Sterling Karat Gold, in the words of Kamila Shamsie, is “a madly brilliant and deeply sane novel that reveals surrealism as possibly the most effective way of talking about the political moment we find ourselves in.” In it, Isabel Waidner concocts a world replete with bullfighters, high fashion, DIY theater, the Beach Boys, and time-traveling spaceships. The acclaimed winner of the 2021 Goldsmiths Prize for fiction that breaks the mold and extends the possibilities of the form, this novel explores the phantasmagoric nature of contemporary life, especially for nonbinary migrants, and daringly revises how solidarity and justice might be sought and won. Sterling Karat Gold couldn’t be a better North American introduction to a writer with an irresistible style and unforgettable vision.
Isabel Waidner is a critical theorist and the award-winning author of We Are Made of Diamond Stuff and Gaudy Bauble. They cofounded the reading series Queers Read This and edited Liberating the Canon: An Anthology of Innovative Writing.
Sterling Karat Gold by Isabel Waidner
February 7, 2023
192 pages 5 " x 8"
Brit., trans., dram.: Peninsula Press 1st ser., audio: Graywolf Press
Voyager: Constellations of Memory
by Nona Fernández; translated from the Spanish by Natasha Wimmer
Publication date February 21 Nonfiction
A startling book-length essay, at once grand and intimate, from National Book Award finalist Nona Fernández
Voyager begins with Nona Fernández accompanying her elderly mother to the doctor to seek an explanation for her frequent falls and inability to remember what preceded them. As the author stares at the image of her mother’s brain scan, it occurs to her that the electrical signals shown on the screen resemble the night sky.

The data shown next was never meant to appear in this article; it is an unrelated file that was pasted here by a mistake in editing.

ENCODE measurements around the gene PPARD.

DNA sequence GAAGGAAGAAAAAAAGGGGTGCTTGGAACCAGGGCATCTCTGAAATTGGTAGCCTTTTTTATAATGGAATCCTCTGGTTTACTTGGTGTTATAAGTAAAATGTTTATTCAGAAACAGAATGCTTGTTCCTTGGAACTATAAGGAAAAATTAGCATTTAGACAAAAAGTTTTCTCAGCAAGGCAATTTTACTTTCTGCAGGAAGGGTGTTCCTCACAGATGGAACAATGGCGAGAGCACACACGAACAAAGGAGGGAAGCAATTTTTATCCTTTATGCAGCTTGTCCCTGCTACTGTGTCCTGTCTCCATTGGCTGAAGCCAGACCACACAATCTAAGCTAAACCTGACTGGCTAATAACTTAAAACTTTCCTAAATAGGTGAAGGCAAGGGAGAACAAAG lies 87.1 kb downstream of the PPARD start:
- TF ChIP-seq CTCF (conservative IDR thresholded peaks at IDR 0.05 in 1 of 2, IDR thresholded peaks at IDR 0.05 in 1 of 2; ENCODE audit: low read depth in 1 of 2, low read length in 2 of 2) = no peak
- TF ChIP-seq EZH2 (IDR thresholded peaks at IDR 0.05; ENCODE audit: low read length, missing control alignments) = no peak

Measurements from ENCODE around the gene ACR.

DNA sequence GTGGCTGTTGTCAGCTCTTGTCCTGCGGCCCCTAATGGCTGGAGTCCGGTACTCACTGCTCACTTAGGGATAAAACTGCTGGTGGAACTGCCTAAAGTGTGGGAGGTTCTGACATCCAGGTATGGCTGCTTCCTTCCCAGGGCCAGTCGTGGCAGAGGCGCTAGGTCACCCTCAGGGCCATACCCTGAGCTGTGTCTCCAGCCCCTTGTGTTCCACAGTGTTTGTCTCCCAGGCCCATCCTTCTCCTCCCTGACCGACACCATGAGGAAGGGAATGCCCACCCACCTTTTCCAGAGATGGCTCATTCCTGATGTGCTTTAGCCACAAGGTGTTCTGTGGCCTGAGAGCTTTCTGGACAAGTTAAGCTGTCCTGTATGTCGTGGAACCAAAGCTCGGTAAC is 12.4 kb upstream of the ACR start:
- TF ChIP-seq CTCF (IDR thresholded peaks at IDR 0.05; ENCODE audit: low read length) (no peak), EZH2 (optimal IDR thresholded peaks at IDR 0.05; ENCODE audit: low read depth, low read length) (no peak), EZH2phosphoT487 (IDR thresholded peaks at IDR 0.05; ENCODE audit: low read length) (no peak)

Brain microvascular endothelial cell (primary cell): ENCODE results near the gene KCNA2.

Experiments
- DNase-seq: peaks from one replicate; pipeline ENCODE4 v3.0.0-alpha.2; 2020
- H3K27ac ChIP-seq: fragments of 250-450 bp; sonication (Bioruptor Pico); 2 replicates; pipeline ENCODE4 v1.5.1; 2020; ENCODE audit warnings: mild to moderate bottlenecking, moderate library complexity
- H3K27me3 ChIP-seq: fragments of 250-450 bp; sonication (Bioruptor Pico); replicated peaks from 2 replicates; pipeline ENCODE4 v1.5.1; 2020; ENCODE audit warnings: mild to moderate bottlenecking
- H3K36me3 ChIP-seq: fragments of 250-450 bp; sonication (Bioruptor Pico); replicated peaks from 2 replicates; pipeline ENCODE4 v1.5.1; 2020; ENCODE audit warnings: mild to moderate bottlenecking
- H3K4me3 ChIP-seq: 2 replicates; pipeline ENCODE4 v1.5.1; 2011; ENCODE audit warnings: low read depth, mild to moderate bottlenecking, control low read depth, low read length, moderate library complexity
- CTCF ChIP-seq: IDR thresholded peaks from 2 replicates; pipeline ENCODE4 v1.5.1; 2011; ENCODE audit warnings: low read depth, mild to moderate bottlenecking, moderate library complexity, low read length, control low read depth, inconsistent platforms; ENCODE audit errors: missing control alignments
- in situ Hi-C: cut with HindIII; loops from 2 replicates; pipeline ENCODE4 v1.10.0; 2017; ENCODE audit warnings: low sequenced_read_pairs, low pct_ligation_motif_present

Inspired by the mission of the Voyager spacecrafts, Fernández begins a process of observation and documentation. She describes a recent trip to the remote Atacama desert—one of the world’s best spots for astronomical observation—to join people who, like her, hope to dispel the mythologized history of Chile’s new democracy. Weaving together the story of her mother’s illness with the story of her country and of the cosmos itself, Fernández braids astronomy and astrology, neuroscience and memory, family history and national history into this brief but intensely imagined autobiographical essay. Scrutinizing the mechanisms of personal, civic, and stellar memory, she insists on preserving the truth of what we’ve seen and experienced, and finding ways to recover what people and countries often prefer to forget.
In Voyager, Fernández finds a new container for her profound and surreal reckonings with the past. One of the great chroniclers of our day, she has written a rich and resonant book.
Nona Fernández was born in Santiago, Chile. She is an actress and writer, and has published two plays, a collection of short stories, and six novels, including Space Invaders and The Twilight Zone, which was a finalist for the National Book Award.
Voyager: Constellations of Memory by Nona Fernández
February 21, 2023
136 pages 5 " x 7.5"
Brit.: Daunt Books Publishing Trans., dram.: Ampi Margini 1st ser., audio: Graywolf Press
Banzeiro Òkòtó: The Amazon as the Center of the World
by Eliane Brum; translated from the Portuguese by Diane Whitty
Publication date March 7 Nonfiction
A confrontation with the destruction of the Amazon by a writer who moved her life into the heart of the forest
In lyrical, impassioned prose, Eliane Brum recounts her move from São Paulo to Altamira, a city along the Xingu River that has been devastated by the construction of one of the largest dams in the world. In community with the human and more-than-human world of the Amazon, Brum seeks to “reforest” herself while building relationships with forest peoples who carry both the scars and the resistance of the forest in their bodies. Weaving together the lived stories of the region and its history of violent corruption and destruction, Banzeiro Òkòtó is a call for radical change, for the creation of a new kind of human being capable of facing the potential extinction of our species. In it, Brum reveals the direct links between structural inequities rooted in gender, race, class, and even species, and the suffering that capitalism and climate breakdown wreak on those who are least responsible for them.